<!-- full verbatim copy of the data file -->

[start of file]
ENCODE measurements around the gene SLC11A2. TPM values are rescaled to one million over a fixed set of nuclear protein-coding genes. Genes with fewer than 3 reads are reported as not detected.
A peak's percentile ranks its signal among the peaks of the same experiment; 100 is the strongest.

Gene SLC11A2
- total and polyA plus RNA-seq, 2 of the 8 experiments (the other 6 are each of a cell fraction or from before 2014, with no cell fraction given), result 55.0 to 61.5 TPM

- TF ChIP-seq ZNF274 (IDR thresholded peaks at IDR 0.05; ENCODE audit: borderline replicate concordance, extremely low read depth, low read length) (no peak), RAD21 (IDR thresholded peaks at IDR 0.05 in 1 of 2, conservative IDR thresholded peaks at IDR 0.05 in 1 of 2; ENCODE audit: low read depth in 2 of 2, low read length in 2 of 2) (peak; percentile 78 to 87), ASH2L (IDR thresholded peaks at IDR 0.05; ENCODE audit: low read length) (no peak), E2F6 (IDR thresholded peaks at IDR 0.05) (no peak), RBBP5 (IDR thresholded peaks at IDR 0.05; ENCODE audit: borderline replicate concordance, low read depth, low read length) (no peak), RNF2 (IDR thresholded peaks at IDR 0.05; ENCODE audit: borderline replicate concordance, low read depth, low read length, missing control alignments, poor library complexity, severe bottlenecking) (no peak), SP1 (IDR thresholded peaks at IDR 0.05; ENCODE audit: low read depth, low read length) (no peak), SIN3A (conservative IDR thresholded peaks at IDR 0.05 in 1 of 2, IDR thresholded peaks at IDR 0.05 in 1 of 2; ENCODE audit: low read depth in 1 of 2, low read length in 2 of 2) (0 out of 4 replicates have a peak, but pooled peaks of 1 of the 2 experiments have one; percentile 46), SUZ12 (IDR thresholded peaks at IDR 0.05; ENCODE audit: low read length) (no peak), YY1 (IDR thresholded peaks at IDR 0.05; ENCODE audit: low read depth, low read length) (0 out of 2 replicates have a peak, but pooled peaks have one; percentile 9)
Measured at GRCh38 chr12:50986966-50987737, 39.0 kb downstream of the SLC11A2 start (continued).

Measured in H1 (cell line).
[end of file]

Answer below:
ENCODE measurements around the gene SLC11A2. TPM values are rescaled to one million over a fixed set of nuclear protein-coding genes. Genes with fewer than 3 reads are reported as not detected.
A peak's percentile ranks its signal among the peaks of the same experiment; 100 is the strongest.

Gene SLC11A2
- total and polyA plus RNA-seq, 2 of the 8 experiments (the other 6 are each of a cell fraction or from before 2014, with no cell fraction given), result 55.0 to 61.5 TPM

- TF ChIP-seq ZNF274 (IDR thresholded peaks at IDR 0.05; ENCODE audit: borderline replicate concordance, extremely low read depth, low read length) (no peak), RAD21 (IDR thresholded peaks at IDR 0.05 in 1 of 2, conservative IDR thresholded peaks at IDR 0.05 in 1 of 2; ENCODE audit: low read depth in 2 of 2, low read length in 2 of 2) (peak; percentile 78 to 87), ASH2L (IDR thresholded peaks at IDR 0.05; ENCODE audit: low read length) (no peak), E2F6 (IDR thresholded peaks at IDR 0.05) (no peak), RBBP5 (IDR thresholded peaks at IDR 0.05; ENCODE audit: borderline replicate concordance, low read depth, low read length) (no peak), RNF2 (IDR thresholded peaks at IDR 0.05; ENCODE audit: borderline replicate concordance, low read depth, low read length, missing control alignments, poor library complexity, severe bottlenecking) (no peak), SP1 (IDR thresholded peaks at IDR 0.05; ENCODE audit: low read depth, low read length) (no peak), SIN3A (conservative IDR thresholded peaks at IDR 0.05 in 1 of 2, IDR thresholded peaks at IDR 0.05 in 1 of 2; ENCODE audit: low read depth in 1 of 2, low read length in 2 of 2) (0 out of 4 replicates have a peak, but pooled peaks of 1 of the 2 experiments have one; percentile 46), SUZ12 (IDR thresholded peaks at IDR 0.05; ENCODE audit: low read length) (no peak), YY1 (IDR thresholded peaks at IDR 0.05; ENCODE audit: low read depth, low read length) (0 out of 2 replicates have a peak, but pooled peaks have one; percentile 9)
Measured at GRCh38 chr12:50986966-50987737, 39.0 kb downstream of the SLC11A2 start (continued).

Measured in H1 (cell line).